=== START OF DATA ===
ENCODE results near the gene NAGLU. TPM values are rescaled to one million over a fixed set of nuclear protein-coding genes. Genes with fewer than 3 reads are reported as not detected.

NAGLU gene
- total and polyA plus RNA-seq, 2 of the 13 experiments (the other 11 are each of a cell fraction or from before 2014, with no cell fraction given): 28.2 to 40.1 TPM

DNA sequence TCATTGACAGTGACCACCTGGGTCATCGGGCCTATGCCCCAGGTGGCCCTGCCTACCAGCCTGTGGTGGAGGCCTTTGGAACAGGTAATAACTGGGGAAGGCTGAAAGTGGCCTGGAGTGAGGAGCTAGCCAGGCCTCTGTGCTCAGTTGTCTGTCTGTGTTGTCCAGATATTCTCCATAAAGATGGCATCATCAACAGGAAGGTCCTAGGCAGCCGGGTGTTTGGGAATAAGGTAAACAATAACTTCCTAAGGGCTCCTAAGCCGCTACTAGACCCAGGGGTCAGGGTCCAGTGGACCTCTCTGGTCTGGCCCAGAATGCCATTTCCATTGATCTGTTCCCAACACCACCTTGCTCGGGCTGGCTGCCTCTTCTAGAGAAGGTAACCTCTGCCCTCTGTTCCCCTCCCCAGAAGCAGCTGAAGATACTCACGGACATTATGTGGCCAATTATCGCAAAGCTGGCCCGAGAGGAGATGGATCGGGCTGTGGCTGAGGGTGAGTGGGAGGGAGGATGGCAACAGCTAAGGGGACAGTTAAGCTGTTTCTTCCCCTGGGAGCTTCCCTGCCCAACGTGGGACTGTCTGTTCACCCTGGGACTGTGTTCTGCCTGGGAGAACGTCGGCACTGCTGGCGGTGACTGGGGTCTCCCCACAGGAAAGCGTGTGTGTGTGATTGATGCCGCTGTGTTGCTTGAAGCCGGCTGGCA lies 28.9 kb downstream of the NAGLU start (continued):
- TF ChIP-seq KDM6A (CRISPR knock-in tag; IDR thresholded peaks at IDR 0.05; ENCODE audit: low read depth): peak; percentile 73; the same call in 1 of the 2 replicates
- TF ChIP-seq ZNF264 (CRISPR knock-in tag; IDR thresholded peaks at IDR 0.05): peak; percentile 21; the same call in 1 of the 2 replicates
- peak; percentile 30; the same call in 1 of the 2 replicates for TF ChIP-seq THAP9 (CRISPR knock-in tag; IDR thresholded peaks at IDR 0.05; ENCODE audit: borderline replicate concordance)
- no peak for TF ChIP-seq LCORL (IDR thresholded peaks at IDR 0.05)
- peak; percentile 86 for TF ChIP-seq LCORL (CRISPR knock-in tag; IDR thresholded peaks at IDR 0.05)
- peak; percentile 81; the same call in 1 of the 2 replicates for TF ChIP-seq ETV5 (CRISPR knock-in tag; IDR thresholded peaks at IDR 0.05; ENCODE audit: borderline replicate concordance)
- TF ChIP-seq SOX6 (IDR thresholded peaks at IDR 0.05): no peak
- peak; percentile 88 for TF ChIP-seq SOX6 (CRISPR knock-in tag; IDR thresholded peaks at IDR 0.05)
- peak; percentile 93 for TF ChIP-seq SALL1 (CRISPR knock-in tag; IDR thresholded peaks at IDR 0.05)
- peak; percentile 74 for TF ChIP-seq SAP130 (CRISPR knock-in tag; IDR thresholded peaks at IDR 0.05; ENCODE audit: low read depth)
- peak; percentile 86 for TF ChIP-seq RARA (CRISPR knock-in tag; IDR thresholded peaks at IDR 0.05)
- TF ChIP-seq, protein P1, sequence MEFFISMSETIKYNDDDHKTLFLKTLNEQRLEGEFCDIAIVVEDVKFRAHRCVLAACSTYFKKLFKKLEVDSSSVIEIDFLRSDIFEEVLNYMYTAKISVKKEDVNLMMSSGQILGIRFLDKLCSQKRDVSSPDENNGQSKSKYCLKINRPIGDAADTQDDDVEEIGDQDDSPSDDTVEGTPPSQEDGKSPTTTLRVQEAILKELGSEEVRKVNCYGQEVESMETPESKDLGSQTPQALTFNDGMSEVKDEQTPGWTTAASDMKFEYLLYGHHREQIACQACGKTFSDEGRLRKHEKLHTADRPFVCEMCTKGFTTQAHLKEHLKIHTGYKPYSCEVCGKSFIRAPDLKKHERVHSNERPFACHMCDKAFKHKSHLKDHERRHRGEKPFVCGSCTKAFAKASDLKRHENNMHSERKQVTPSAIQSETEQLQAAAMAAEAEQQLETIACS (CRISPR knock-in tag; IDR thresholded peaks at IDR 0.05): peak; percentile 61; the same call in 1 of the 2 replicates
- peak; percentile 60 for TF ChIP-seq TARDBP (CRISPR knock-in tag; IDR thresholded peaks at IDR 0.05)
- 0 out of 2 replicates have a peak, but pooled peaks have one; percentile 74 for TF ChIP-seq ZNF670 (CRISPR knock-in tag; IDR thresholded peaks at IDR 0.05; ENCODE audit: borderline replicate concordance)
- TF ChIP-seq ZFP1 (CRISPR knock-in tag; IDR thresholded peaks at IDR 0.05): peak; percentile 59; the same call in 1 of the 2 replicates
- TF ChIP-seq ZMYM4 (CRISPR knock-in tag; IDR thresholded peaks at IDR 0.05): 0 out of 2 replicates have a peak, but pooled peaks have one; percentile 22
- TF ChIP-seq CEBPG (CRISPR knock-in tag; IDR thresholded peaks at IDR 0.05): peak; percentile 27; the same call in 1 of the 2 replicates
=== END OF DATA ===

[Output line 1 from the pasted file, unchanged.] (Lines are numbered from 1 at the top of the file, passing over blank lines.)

ENCODE results near the gene NAGLU. TPM values are rescaled to one million over a fixed set of nuclear protein-coding genes. Genes with fewer than 3 reads are reported as not detected.